Inflation is Proving to be Quite Sticky

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This analysis takes the BLS inflation data and recalculates the percentage changes at the category level to get unrounded numbers. The total number ties to the BLS, but it gives more detail at the granular level.

February CPI

Below is the inflation data that has been taken from the BLS. After bottoming in October of last year at 0.08%, the monthly number has moved back up to .45%, which is the second-highest reading since January 2023. Energy, Shelter, and Transportation are the main culprits as shown below.

Figure: 1 Month Over Month Inflation

The YoY CPI has been near the low 3% range since June of last year. If you look at the chart below, you can see that the picture is not great. Back in 2022, the main driver was Energy and Commodities (e.g., used cars). While those are not pushing the CPI anymore, Energy could come back in a big way. Back in June 2022, Energy represented 3% of the 9.1% increase. If that were to repeat in Energy, the CPI would be coming in north of 6%.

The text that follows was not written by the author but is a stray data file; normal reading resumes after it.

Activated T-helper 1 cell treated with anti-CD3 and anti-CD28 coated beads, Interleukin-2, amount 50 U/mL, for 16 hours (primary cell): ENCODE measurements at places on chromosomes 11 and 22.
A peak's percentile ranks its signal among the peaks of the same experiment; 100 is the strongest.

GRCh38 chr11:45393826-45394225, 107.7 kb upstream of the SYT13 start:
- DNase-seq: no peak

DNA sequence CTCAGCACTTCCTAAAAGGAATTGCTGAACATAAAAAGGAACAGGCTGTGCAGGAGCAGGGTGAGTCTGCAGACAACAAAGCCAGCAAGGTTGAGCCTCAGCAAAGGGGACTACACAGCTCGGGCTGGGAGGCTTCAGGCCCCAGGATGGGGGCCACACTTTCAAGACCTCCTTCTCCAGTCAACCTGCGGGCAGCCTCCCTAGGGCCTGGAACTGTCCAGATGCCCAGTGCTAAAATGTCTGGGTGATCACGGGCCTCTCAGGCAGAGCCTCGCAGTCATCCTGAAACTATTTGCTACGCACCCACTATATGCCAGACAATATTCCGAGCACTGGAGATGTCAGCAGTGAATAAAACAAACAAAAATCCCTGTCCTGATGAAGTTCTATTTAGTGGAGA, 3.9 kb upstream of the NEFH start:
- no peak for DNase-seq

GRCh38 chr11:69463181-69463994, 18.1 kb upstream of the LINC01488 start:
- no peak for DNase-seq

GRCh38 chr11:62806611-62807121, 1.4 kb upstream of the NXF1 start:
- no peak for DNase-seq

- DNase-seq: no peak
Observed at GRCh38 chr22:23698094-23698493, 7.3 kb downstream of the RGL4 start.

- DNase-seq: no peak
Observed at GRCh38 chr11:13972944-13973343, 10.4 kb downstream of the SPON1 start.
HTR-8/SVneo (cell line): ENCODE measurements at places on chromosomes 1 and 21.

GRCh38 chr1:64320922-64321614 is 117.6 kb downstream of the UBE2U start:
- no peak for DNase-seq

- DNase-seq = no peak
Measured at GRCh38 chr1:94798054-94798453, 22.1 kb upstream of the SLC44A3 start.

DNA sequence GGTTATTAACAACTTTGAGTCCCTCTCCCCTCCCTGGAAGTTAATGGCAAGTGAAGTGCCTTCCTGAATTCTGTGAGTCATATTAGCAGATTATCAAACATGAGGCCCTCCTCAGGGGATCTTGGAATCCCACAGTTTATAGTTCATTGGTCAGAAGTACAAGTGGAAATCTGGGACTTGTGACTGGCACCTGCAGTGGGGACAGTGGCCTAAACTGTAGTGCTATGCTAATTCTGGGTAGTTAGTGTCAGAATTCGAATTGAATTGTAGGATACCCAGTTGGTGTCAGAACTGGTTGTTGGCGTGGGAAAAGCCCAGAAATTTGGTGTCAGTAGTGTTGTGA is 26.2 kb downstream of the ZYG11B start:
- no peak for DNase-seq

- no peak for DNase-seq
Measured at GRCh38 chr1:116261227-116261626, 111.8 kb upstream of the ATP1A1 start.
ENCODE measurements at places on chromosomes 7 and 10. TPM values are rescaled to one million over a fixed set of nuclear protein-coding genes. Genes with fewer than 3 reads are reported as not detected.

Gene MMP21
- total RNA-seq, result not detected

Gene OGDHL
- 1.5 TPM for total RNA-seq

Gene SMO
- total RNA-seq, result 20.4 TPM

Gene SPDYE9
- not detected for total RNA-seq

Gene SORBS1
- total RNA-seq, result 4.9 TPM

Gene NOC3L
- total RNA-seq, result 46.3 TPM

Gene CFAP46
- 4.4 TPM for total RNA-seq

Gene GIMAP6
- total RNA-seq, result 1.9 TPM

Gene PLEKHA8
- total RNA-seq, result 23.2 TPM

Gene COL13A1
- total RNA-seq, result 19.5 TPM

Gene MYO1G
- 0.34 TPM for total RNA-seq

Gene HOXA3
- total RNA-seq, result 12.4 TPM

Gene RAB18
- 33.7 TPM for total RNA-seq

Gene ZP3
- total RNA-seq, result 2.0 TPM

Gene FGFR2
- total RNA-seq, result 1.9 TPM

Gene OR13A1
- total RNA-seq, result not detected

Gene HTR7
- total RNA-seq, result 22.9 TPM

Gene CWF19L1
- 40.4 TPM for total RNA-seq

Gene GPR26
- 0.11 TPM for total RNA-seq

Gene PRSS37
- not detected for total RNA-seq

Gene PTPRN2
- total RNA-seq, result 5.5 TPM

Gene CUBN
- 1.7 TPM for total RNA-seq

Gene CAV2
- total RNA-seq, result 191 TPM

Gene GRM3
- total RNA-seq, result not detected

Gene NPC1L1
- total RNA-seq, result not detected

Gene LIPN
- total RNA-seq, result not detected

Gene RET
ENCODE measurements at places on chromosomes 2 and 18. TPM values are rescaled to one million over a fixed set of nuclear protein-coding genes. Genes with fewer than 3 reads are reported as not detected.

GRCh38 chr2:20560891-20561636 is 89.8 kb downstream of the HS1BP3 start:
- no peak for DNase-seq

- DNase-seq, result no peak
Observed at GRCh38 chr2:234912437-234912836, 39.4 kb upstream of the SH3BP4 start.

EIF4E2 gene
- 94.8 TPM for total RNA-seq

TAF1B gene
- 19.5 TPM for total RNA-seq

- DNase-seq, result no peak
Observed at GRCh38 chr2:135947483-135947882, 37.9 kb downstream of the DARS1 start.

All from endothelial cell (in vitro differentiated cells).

Figure: 2 Year Over Year Inflation

Unfortunately, in the most recent month, Energy is the main driver. If this trend were to continue, the CPI would give some pretty bad prints in the months ahead.

Figure: 3 MoM vs TTM

The table below gives a more detailed breakdown of the numbers. It shows the actual figures reported by the BLS side by side with the recalculated and unrounded numbers. The weighted column shows the contribution each value makes to the aggregated number. Details can be found on the BLS Website.

Figure: 4 Inflation Detail

Looking at the Fed Numbers

The Fed uses a different category methodology than the BLS, but the total number ties. Below is the number as reported by the Fed. According to the Fed categories, 5 of 8 categories are above the 12-month trend.

Figure: 5 Current vs History

Historical Perspective

Below is a much longer view of inflation and interest rates from the Fed and BLS (at the aggregate level, the data is the same).

Figure: 6 Fed CPI

The BLS categorical data can be seen below. Again, this does not look like a wave that is ready to drop to 3% anytime soon. It looks more like a drop before another increase.

Figure: 7 Historical CPI

Data Source: and

Data Updated: Monthly within the first 10 business days

Last Updated: Feb 2024

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